The Utah attorney general's office says an investigation into the apparent lack of competition among the state's health care providers is warranted.

"Based on the recommendation of the many complaints about health-care costs that our office has received, we believe a fact-finding investigation is justified," Associate Attorney General Paul Warner said Monday. "There appears to be smoke; maybe there's a fire, and maybe not."The Governor's Task Force on Health Care Costs recently recommended that the attorney general investigate complaints of abuse of "market-dominant positions by providers of health care."

The 14-member task force urged that "if any of these concerns are deemed to have a basis in fact . . . the attorney general (should) conduct a full investigation of possible anti-competitive activities or violations of the public trust."

The issue came to a head recently during a public hearing on the task force's preliminary report on health care costs. During that hearing, Intermountain Health Care - which owns 17 hospitals in Utah - was singled out as a corporation that should be closely examined.

The preliminary report, released to the public in August, shows that total health care expenditures in Utah rose at a higher average annual rate from 1982-86 than in the previous six years when Certificate of Need regulated health care expansion. Despite the rates of increase, the expenditures continue to be below the national average.

Utah, the report also said, appears to have a more concentrated hospital market than any other state in the nation.

And IHC, according to data gathered by the Utah Department of Health dominates the acute care hospital market. A review of several factors - discharges, patient days, licensed bed capacity, total hospital revenues, and total hospital expenses - shows that IHC appears to have from 51 percent to 57 percent of the market in each year since 1981.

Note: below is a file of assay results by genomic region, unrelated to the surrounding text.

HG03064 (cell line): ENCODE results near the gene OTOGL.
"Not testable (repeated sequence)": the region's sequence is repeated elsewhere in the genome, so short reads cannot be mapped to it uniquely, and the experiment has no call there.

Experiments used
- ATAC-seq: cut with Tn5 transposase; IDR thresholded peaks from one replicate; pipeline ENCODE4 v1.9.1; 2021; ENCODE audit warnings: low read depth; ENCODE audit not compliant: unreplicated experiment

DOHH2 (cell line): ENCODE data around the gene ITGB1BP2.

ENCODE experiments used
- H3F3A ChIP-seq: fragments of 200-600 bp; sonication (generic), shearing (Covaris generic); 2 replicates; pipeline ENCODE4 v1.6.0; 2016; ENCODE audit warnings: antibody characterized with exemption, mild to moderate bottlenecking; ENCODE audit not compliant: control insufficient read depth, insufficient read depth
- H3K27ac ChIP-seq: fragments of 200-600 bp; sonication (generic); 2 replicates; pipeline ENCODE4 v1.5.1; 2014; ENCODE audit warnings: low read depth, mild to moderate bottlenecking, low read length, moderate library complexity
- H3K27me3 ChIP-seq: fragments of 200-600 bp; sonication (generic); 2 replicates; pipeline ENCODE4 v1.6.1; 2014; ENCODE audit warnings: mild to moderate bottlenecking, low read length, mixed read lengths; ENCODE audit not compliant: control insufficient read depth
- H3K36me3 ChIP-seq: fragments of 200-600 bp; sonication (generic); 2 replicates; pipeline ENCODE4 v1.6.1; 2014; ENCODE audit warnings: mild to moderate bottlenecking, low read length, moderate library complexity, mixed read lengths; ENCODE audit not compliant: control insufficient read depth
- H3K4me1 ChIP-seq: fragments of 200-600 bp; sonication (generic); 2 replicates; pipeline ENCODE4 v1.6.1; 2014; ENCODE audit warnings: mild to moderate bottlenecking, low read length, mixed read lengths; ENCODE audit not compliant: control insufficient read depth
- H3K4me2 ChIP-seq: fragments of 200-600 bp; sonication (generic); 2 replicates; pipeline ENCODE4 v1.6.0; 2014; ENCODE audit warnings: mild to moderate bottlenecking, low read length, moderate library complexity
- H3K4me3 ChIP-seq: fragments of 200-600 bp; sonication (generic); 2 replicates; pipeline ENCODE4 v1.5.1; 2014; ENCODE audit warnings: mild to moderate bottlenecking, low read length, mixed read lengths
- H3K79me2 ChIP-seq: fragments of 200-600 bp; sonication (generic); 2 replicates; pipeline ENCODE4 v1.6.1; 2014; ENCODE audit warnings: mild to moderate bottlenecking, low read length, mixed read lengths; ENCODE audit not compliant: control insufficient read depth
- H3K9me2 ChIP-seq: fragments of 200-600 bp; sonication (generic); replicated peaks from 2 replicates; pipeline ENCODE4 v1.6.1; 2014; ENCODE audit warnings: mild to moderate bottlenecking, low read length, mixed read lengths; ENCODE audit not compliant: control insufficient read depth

This doesn't mean that the task force is accusing IHC of wrongdoing.

"The full implications of such market dominance are not certain," said task force chairman Robert Huefner, professor of political science at the University of Utah.

"Indeed there are trends throughout the hospital industry in America towards consolidation into fewer and larger hospital systems," he said. "Market concentration offers some positive impact in terms of stability, and in terms of opportunities to offer needed but unprofitable services, or even whole institutions, such as rural hospitals.

"Market concentration is common in rural areas since it is unrealistic to expect more than one hospital to survive financially in such areas."

On the other hand, Huefner said the task force has had various concerns expressed about the perceived or potential abuses which can accompany market dominance by either physicians or hospitals."

IHC spokesman Stewart R. Kirkpatrick said there is no doubt about IHC's dominance of the state's health-care market, but he denied the corporation had done anything wrong to obtain that position.

"We welcome any fact-finding measures by the attorney general's office because we believe that we have lived by the spirit and letter of anti-trust laws at IHC. We have a compliance program so that we are not in violation of any anti-trust laws," he said. "But if we are, we want to know about is so we can correct it."

"We, too, are pro-competition and we do well in competing with other health-care providers."

IHC owns 10 or 11 rural hospitals in Utah - many of which would have failed had the corporation not moved in. A number of those hospitals are still losing money. "But we are more concerned with providing access to care for those communities than making money," Kirkpatrick said.

When the attorney general's probe will be launched is unknown. "We are willing to do what the task force has asked, but will have difficulty doing that in a timely manner because of limited resources. There are a lot of other priorities that are more pressing at this time," Warner said. "Getting into a whole new area right now would spread us extremely thin."

Warner is hopeful the task force will come up with additional funding for such an investigation. That and other matters may be discussed with task force members meet again Wednesday to do a final review of their report to the governor.